meta about 15 minutes (Matt)
Francis Heaney’s AVCX Bonus Crossword, “Getting Duped” — Matt’s review
On April 2nd, AVCX subscribers (become one here) received the following curious note from editor Ben Tausig:
Please enjoy this free bonus puzzle by Francis Heaney, clocking in at 3.5/5 difficulty. It’s the first of two puzzles we’re giving away to subscribers this weekend! The other one is being provided by a special guest who works for our rival puzzle, the United States Devalued Crossword, taking a temporary break from his normal gig. Both Francis and I are very busy, so we offered him the opportunity. He said he would bite.
I immediately suspected massive trickery afoot, because a) there’s no such thing as the “United States Devalued Crossword,” b) April Fool’s weekend, and c) Francis Heaney’s byline is on the puzzle (since Henry Hook’s passing, no more devious crossword mind exists).
But the puzzle sent out with that note (solution at right) is rather unremarkable. I didn’t see a theme connection between the six long entries (KNOCKED OFF, PARAPHRASE, ASYMMETRIC, WAX DUMMIES, KING SNAKES, and IN DISGUISE), though they are all evocative. And while the grid is competently filled, there’s more dreck than you’d expect from a constructor of this caliber (MEE, TPKS, AS NO, YMA, ECTO, SEP, SLO).
But this was just the setup! A few hours later, editor Ben sent along a second puzzle and note:
Huh, weird. I found this note from Francis on my desk at AVCX headquarters. Seems like our guest needs to knock it off. Can you figure out what’s going on?
You’ll notice that this second puzzle (grid below) contains the same four theme entries as the first puzzle — but also that the similarities end there. The second puzzle has had a ton of black squares added with all-new fill to boot. It almost looks as if the second constructor outright stole the four theme entries from the first and changed just enough details to make his second puzzle “new.”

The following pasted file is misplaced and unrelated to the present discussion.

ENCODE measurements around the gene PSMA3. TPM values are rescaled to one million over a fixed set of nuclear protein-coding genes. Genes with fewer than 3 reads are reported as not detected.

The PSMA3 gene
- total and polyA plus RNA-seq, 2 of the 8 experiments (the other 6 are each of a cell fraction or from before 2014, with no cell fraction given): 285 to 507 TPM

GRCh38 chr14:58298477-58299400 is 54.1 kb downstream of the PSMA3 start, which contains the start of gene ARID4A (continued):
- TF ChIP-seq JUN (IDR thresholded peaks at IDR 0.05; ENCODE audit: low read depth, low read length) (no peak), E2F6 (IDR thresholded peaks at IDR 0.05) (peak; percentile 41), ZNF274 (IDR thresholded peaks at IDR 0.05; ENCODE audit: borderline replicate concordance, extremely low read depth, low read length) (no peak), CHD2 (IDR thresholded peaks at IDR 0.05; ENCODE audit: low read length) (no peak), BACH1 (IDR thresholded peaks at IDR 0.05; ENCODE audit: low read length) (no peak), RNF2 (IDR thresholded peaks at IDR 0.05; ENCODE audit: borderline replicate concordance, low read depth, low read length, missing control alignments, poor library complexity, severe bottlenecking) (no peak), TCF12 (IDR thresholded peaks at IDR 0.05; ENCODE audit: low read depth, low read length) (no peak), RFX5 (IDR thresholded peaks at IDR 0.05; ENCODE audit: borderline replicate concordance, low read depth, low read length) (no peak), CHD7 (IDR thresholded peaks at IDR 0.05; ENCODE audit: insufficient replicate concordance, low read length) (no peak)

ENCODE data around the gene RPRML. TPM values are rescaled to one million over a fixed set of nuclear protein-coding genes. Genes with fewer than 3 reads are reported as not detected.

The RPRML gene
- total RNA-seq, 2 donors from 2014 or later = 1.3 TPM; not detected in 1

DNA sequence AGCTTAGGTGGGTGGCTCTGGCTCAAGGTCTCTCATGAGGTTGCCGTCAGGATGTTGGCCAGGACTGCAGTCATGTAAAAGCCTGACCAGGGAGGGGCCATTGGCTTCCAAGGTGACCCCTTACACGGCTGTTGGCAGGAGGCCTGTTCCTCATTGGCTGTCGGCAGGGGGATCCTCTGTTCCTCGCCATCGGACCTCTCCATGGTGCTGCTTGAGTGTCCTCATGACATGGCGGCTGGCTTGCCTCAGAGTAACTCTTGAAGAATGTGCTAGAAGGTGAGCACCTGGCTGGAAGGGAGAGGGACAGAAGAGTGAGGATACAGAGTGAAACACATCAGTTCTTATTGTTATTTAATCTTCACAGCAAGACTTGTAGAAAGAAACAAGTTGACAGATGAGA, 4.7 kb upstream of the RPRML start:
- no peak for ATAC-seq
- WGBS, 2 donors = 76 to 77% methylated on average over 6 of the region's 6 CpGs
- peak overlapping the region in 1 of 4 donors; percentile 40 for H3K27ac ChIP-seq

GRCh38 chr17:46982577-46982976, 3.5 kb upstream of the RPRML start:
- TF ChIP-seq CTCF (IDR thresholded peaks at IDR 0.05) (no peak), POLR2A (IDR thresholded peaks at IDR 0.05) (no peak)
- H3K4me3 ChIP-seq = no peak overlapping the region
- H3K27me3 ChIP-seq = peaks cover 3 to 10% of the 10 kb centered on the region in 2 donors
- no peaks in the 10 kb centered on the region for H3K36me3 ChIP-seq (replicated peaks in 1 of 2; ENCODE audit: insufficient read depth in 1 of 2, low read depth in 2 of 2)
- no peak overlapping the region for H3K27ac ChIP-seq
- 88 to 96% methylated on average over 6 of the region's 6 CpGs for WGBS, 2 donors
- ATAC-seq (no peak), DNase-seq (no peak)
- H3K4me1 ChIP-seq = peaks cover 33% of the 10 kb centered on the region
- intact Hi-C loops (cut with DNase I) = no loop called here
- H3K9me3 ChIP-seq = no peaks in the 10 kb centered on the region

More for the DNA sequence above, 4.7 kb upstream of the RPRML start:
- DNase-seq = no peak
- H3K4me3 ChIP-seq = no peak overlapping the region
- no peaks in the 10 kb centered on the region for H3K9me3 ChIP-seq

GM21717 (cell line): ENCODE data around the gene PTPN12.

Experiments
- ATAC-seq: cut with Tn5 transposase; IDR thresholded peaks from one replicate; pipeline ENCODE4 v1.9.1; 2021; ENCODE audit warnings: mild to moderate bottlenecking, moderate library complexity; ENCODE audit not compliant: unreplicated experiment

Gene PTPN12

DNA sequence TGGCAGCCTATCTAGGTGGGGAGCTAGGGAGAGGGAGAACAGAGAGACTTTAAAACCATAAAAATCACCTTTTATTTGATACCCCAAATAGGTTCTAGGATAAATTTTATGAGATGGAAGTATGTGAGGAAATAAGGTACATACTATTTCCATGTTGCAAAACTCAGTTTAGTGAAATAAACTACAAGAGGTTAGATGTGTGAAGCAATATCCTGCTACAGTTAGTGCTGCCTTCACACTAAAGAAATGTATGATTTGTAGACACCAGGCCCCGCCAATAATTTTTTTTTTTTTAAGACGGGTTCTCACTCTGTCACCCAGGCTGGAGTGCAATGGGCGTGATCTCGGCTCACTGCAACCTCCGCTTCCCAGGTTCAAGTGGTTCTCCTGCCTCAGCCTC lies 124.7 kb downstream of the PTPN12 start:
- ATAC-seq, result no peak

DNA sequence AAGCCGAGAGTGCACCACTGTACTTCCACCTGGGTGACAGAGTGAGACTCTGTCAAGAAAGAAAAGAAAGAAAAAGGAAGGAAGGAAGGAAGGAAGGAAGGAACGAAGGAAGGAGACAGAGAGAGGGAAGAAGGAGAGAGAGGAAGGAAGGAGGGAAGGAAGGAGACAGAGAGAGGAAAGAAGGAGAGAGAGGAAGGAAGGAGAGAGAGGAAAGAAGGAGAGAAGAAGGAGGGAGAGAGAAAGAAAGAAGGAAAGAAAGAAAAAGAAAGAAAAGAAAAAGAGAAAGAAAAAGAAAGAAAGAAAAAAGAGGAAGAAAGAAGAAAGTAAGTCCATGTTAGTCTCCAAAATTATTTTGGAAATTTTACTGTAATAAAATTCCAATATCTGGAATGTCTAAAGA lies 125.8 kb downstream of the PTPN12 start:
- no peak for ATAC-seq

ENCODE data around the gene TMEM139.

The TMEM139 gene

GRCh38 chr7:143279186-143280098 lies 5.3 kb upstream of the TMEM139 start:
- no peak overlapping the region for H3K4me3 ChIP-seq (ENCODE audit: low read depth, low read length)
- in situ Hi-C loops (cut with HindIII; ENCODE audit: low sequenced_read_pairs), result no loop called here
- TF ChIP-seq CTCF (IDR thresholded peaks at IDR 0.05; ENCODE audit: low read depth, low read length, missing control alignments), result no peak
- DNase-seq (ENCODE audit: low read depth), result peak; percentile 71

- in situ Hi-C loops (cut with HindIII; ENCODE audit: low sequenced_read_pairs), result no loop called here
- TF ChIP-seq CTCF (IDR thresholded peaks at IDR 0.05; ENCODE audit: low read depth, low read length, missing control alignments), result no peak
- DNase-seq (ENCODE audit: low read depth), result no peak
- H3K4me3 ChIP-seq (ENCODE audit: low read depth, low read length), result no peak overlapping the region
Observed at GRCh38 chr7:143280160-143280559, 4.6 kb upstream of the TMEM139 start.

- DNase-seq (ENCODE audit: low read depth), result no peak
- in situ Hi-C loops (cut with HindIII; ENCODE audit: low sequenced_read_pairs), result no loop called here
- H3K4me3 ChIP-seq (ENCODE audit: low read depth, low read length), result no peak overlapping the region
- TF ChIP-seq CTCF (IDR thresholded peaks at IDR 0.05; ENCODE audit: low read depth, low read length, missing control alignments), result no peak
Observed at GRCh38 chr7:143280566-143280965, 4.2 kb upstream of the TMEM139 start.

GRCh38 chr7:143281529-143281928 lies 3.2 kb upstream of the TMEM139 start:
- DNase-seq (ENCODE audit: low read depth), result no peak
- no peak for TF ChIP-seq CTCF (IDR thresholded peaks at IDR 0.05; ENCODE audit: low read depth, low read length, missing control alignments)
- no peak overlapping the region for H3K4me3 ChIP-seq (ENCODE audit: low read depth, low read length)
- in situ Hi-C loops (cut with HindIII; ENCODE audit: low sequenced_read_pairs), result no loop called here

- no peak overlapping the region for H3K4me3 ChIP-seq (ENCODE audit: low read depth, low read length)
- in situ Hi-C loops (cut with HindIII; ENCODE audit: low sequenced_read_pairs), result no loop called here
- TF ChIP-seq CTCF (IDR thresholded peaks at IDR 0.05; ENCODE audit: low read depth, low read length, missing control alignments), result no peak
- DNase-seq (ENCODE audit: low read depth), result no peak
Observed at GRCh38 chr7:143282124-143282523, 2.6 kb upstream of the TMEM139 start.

So what’s going on here? The first thing I decided to do was check out what letters from the first puzzle were covered up by those many black squares in the second, since that seemed like a possible way the author might’ve hidden instructions. And lo and behold! They spell out:
That’s OTHER GRID UNDER X, and there do seem to be many X’s in this grid. What if we look under them? The squares underneath them spell out a second message (!):
That’s contest answer COPY EDITOR! So they hired someone as a “copy editor,” and then their mysterious hire misinterpreted that to mean that he was supposed to steal another constructor’s theme entries, add some black squares to make the autofill easier, autofill it, et voila — a brand-new crossword!
This is a magnificent concept and construction. Hiding two separate messages in a single 15×15 grid using two different mechanisms (black squares and letters under X’s) is not something you see every day and requires an extremely high level of fancy stepping. In fact, when I saw OTHER GRID UNDER X, my first thought was that, logistically, it couldn’t be letters underneath X’s in the grid. But it was. Like when you think Harrison Ford can’t possibly survive that jump from the sewer tunnel in “The Fugitive,” but then he does! Except this one really happened.
The constructor and editor also had fun with the clues in the second puzzle, which are hilarious while certainly not skewering any actual crossword editor. I laughed many times, like at 8-D, 26-A, and 17-A. Also 30-A and 42-A. And 52-A.
4.85 stars, and one of the most enjoyable crosswords of the year thus far. Francis and the AVCX burnish their reputations once again.